MPA Media, publisher of Acupuncture Today, among other titles, has been recognized for editorial and design excellence with an unprecendented seven publishing awards by the ASBPE, the nation's largest organization for business-to-business publications.
The Problem With Prolonged Sitting
We need to constantly talk to our patients about spending less time sitting and about what can go wrong with poor sitting postures. The fact is we sit too long in repetitive malpositions.
A Healthy Dose of Failure is Vital to Your Success
As an acupuncturist I tend to see people after they have already suffered for years and "tried everything." They are so desperate for some relief that they want to know everything about how to get better, right now.
Help Secure Our Future by Sharing It
The National Board of Chiropractic Examiners (NBCE) conducts one of the most comprehensive surveys of the U.S. chiropractic profession every 4-5 years.
Thoracolumbar Syndrome: The Great Mimic
The thoracolumbar junction is a common area of joint dysfunction. The most obvious cause is dysfunctional breathing or lack of diaphragmatic breathing. Treating this breathing problem will ultimately be the long-term cure for the syndrome.
When Big Pharma Meets Chinese Medicine
Earlier this year, Bayer made a media splash with their decision to buy the Dihon Pharmaceutical Group Co., a Chinese TCM manufacturer.
Let the Patient Tell Their Story
Often when a patient presents with an injury, they want to tell their story. People by nature like to talk about themselves, particularly when they're worried about their health.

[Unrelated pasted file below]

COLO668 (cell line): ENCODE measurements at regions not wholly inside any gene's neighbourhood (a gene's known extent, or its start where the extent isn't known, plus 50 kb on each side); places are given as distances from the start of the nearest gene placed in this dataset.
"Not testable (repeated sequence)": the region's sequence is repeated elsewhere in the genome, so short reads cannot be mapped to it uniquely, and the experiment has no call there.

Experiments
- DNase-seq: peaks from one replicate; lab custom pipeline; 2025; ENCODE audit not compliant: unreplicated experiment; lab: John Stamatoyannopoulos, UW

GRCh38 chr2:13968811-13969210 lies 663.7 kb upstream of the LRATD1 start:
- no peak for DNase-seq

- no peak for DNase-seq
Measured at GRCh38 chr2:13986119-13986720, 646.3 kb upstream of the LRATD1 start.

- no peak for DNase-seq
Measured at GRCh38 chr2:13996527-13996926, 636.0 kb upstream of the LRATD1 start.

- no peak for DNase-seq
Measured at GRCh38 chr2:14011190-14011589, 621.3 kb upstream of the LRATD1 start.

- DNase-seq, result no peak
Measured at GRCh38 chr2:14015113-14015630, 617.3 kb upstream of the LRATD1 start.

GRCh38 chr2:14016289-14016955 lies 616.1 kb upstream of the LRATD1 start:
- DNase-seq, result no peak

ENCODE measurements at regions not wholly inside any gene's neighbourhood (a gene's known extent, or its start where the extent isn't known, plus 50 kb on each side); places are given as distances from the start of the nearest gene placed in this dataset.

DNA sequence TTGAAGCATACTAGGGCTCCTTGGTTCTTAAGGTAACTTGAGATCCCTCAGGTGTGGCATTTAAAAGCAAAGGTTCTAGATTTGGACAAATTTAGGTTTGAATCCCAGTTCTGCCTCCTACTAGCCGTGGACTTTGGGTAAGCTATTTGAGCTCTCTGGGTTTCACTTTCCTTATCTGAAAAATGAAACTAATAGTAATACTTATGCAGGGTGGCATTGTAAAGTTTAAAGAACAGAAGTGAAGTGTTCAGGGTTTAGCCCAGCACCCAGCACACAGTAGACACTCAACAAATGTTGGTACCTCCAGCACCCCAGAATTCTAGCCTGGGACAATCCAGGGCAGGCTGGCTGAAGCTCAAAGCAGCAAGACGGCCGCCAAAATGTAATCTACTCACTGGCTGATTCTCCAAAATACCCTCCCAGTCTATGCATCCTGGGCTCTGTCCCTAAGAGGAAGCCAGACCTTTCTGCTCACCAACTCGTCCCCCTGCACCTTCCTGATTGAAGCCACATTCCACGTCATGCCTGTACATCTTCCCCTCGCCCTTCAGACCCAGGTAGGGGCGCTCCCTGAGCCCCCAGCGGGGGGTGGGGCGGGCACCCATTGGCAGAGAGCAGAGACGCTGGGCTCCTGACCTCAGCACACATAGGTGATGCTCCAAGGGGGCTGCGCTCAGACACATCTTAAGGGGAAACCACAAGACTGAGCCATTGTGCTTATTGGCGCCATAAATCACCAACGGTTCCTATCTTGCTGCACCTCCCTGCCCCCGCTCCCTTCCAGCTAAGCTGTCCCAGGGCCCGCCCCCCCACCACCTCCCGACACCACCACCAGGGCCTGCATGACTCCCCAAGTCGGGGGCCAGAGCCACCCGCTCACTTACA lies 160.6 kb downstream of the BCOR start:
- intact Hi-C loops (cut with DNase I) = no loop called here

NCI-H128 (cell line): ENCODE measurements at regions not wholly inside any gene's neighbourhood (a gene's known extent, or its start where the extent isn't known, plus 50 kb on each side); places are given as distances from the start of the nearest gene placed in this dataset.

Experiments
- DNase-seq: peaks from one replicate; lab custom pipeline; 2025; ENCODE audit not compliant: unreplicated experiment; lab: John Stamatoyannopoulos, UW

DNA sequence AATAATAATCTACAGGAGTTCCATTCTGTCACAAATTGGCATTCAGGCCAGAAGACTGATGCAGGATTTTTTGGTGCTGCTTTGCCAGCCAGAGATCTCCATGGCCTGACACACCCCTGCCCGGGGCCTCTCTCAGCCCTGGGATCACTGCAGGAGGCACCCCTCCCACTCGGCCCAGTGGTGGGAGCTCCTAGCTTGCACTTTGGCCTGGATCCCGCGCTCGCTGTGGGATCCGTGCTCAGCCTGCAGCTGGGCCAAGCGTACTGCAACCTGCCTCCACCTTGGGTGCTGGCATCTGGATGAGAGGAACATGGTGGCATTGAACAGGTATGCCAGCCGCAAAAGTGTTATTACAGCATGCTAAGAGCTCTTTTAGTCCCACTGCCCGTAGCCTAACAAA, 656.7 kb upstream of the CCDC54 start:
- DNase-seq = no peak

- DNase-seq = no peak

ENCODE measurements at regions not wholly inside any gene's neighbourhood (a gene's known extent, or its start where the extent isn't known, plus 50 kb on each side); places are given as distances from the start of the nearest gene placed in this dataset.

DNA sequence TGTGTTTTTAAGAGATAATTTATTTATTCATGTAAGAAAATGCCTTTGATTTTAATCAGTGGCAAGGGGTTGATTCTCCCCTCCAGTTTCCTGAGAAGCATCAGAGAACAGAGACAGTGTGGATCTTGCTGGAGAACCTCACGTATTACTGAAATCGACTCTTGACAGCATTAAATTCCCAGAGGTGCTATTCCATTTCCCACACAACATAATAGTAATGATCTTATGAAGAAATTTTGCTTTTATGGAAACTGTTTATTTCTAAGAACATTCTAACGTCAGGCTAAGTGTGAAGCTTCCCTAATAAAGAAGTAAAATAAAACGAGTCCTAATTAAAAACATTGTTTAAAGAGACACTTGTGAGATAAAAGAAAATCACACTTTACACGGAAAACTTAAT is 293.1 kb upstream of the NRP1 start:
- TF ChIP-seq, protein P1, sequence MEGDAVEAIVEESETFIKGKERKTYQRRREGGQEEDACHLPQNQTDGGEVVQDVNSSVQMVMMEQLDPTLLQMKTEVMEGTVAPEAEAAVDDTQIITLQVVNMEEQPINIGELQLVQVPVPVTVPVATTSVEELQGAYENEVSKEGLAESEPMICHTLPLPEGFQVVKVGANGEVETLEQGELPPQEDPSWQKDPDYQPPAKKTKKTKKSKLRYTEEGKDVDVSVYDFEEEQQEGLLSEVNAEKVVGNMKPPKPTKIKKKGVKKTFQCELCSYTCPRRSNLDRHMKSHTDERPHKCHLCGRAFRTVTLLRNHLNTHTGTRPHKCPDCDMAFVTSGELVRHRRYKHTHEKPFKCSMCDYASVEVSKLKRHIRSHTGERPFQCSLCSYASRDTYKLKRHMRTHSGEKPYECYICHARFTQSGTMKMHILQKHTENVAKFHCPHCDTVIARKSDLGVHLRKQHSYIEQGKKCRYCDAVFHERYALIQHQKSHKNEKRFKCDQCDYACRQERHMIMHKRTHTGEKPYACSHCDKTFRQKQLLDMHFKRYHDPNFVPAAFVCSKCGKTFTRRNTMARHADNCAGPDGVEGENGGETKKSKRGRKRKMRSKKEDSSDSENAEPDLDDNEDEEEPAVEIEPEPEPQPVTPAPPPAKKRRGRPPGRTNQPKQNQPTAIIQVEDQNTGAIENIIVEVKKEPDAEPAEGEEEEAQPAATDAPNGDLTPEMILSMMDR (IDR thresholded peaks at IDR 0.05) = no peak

The Science Behind Happiness
Are you happy right now? Whether yes or no, there are a myriad of reasons why you feel that way. A whole academic discipline has developed to find out what causes or obstructs happiness, and how to amplify it.
Uncle Sam Needs You
Scrutiny into the Department of Veterans Affairs (DVA) continues to grow after efforts to reform the DVA by the former Secretary of Veterans Affairs, Eric Shinseki, were deemed "a stunning period of dysfunction" by Senate Minority Leader Mitch McConnell (R-Ky.).
April 17, 2012
The CAMTC Money Grab
By Donald M. Petersen Jr., BS, HCD(hc), FICC(h)
It is a sad time for the massage therapy profession. A disturbing trend has continued, despite my hopes that the people involved would recognize how unhealthy it is for massage. I'm referring to the decision by the California Massage Therapy Council (CAMTC) board to vote themselves unnecessary travel money so they can attend a convention later this week, all expenses paid.
This money was originally approved for attending a convention as "roving ambassadors" with no real duties or responsibilities. After news of this decision was publicized last week by Massage Today, CAMTC CEO Ahmos Netanel submitted a list of duties board members will now be expected to perform.1
The decision was made on a board conference call on Tuesday, April 10, 2012. Kathryn Feather, Massage Today's Senior Associate Editor, was on the call. While it was not unanimous, the majority of those voting in favor of the measure were the ones who would receive the money.